"Ezra", "The Kadogo Brothers", "Tartina City", "Sleepwalking Land": Political Commitment in the African Way By Nenad Dukic
by Nenad Dukic
Among the 16 films shown in the competition of feature films, four, in my opinion, deserve attention. Unlike other movies that are either on the verge of amateurism or were made predominantly for educational purposes, these four films possess values in all the elements of filmmaking: from the production and the development of the screenplay, to very good acting and the film language which is at an enviable level.
The films at issue are Ezra by Newton I. Aduaka (Nigeria/France), The Kadogo Brothers by Joseph Muganga (Ivory Coast), Tartina City by Issa Serge Coelo (Chad) and Sleepwalking Land by Theresa Prata (Portugal).
All four films, apart from having the mentioned cinematic and production qualities also possess a pronounced political commitment: they deal with some of the most complex and still present problems of contemporary African society. Obviously, if an African filmmaker wants to make a film with a serious approach to present-day African phenomena and if, consequently, he wants to be authentic, it is almost impossible for him to avoid this type of political commitment.
State crime coupled with corruption; a developed system of repression against the individual, especially the individual presumed to be capable of endangering the present totalitarian regime — this is an unavoidable topic when speaking of the situation in certain African countries in the 1970s and 1980s (Cameroon, Gabon), while it is characteristic of some states today as well (Chad). It is precisely the film from Chad, Tartina City, that deals with this topic in an unexpectedly bold manner. True, at the end of the film, it is made clear that the new authorities would put an end to extreme human rights violations, which is, probably, a kind of preventive ‘alibi’ that could protect the film from a possible ban.
The organized torture of people as a method of staying in power, as well as violence, as a drug for the sick minds of individuals — this is something that is, unfortunately, characteristic of certain other civilizations and nations as well. The African model does not differ very much from other models. It only confirms that such repressive methods have the nature of a universal evil everywhere.
Nevertheless, the dominant sub-topic in all the four mentioned films, but in some other movies shown in the competition as well, was the issue of the abuse of children. This is one of the traumatic and painful issues of contemporary Africa, especially the one concerning the abuse of children in wartime conflicts which have been shaking the continent from the 1950s to the present day. In inter-ethnic or politically motivated wartime conflicts, practically all the regimes or paramilitary formations recruited children whom they often took directly from their classrooms. This is the underlying motif of the films Ezra and The Kadogo Brothers.
The opening scenes of both films are almost identical: rampant soldiers belonging to a paramilitary unit burst into a local school and brutally take children between the ages of 7 and 13. The movie Ezra follows in an exciting and moving manner the fate of one such boy: a boy trained to kill from his early childhood. It is only later that he realizes what had happened to him and how he had been manipulated. The present-day story of the film takes place in a courtroom where jurors are trying to reconstruct what had actually happened to Ezra and boys like him and with the use of flashbacks the director shows, in a dramaturgically skillful manner, how relative the truth is.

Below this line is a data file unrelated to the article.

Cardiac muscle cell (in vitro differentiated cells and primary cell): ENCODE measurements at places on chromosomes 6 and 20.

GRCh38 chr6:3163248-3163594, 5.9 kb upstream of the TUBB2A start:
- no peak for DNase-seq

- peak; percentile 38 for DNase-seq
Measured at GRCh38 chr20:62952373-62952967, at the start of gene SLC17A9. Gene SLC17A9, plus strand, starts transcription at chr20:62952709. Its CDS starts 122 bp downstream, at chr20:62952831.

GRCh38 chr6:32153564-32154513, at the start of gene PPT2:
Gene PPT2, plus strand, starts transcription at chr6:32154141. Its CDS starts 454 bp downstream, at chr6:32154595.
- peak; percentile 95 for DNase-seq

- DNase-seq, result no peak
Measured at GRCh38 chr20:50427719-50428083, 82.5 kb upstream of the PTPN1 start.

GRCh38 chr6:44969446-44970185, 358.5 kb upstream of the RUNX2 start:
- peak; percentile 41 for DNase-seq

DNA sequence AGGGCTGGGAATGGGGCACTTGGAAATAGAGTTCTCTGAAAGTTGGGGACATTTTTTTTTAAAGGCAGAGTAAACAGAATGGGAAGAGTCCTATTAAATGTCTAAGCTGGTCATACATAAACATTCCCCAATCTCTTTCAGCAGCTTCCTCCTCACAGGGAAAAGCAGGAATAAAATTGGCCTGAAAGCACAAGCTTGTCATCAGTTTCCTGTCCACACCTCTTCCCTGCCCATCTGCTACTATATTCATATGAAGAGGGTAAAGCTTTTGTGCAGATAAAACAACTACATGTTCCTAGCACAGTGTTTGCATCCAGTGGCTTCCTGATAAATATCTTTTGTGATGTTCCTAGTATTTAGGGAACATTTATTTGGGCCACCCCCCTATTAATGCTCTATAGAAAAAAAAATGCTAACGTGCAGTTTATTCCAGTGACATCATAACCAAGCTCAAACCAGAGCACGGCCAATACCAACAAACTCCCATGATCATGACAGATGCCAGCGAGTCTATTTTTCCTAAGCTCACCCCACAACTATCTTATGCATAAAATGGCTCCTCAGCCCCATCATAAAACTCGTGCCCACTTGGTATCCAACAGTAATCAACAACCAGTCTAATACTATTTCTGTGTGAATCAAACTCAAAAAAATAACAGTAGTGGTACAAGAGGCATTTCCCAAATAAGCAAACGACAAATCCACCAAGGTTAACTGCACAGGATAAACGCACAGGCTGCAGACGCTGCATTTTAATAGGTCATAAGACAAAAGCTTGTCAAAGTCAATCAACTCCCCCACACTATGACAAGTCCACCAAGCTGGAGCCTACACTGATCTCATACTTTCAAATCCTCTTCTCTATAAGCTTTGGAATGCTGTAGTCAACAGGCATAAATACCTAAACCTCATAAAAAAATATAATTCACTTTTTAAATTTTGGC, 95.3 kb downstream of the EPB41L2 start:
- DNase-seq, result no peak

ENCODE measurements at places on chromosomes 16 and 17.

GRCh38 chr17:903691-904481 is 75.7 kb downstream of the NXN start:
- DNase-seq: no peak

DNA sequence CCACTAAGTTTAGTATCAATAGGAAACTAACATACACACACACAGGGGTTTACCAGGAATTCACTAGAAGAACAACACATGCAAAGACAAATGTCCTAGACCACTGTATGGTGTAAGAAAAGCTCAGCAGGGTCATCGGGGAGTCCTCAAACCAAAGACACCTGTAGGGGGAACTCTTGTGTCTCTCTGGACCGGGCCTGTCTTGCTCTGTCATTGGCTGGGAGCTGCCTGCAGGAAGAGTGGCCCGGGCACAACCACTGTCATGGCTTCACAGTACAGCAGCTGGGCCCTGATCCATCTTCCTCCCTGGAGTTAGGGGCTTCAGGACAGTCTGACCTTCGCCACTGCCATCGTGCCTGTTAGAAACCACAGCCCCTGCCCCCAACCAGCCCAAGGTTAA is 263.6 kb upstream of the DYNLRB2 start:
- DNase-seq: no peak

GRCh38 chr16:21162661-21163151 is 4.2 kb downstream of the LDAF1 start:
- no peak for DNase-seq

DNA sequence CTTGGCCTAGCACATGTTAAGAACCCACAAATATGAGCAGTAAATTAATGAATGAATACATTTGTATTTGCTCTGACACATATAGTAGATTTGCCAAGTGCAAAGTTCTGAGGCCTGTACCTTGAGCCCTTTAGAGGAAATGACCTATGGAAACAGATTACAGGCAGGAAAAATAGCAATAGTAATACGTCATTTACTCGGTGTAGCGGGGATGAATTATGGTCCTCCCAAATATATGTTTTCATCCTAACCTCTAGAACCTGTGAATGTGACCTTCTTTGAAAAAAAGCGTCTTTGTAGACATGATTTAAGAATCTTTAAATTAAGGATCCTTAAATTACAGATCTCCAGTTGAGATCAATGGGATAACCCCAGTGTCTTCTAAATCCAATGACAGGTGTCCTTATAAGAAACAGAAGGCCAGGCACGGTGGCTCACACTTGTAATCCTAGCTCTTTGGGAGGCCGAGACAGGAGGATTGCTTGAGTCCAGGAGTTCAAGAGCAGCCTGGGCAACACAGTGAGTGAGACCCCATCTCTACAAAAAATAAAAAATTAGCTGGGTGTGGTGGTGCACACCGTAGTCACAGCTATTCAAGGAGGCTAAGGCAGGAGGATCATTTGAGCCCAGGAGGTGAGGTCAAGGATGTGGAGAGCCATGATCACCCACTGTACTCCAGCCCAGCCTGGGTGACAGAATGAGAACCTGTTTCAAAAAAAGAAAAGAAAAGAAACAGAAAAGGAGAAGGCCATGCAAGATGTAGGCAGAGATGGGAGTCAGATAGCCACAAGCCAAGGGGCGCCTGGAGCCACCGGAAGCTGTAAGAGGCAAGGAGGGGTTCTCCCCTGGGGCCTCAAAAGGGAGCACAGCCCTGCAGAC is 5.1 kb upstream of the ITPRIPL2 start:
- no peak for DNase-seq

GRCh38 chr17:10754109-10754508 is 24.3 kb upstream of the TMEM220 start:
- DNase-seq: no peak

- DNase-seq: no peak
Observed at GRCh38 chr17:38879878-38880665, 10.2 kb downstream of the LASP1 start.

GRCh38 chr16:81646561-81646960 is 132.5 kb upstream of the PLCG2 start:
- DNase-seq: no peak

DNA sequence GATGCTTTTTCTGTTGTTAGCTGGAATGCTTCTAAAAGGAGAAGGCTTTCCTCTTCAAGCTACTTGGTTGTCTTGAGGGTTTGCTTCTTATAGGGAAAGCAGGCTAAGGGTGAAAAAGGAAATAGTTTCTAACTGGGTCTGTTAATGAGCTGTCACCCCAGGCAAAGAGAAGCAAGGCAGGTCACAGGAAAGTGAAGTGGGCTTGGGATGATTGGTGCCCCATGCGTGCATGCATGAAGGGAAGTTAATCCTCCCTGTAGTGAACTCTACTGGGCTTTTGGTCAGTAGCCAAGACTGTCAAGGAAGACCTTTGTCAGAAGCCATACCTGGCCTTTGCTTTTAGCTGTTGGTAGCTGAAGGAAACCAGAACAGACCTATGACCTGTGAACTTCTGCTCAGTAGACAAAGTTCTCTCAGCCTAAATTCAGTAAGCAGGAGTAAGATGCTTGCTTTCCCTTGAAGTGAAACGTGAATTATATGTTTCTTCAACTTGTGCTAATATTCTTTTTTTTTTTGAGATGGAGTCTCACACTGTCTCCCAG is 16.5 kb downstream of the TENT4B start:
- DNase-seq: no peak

In The Kadogo Brothers, the opening scene, where children are taken from their school (i.e. the violent interruption of their normal growing up), served as a starting point for a possible story about what happens to these children once the war is over, i.e., when they most often fail to fit into the rules of civilian life. Both movies underline, in different ways, the two main aspects of the monstrous idea of forcibly recruiting children:
1. African warlords did not take young men who were quite certain physically better prepared and more capable of fighting; they deliberately took children because they could ‘educate’ them to a far greater extent and turn them into obedient monsters capable of committing all kinds of atrocities with no questions asked.
2. Once the wars end, those already formed children-killers are left to themselves and the street, without any possibility of starting a new life. This, of course, represents a new problem for a country that has just emerged from a war: the one-time children-warriors now become young men-hooligans.
Ezra is set formally in such a manner that the reconstruction the fate of a boy can be one of the possible ways to face the truth and, consequently, to start the process of reconciliation in the society which the war has divided into antagonistically opposed sides.
Unlike Ezra and The Kadogo Brothers, in Sleepwalking Land the author does not deal with the war itself and its manifestations but, rather, an entire complex of problems forms the background for a poeticized story about the fate of an abandoned boy. Regardless of the chosen approach, the bottom line is that these countless individual fates are, unfortunately, becoming an increasingly present part of everyday life in Africa. According to the films shown at this year’s festival, it is clear that African authors have the increasing need to make films that suggest facing the truth and reexamining the recent past. When they do so in cooperation with foreign (European) partners (Ezra, Sleepwalking Land), this significantly contributes to the quality of the production. When the authors rely exclusively on domestic potentials (The Kadogo Brothers, Tartina City), these films possess certain weaknesses as well, primarily at the level of the screenplay and the film’s visual dimension.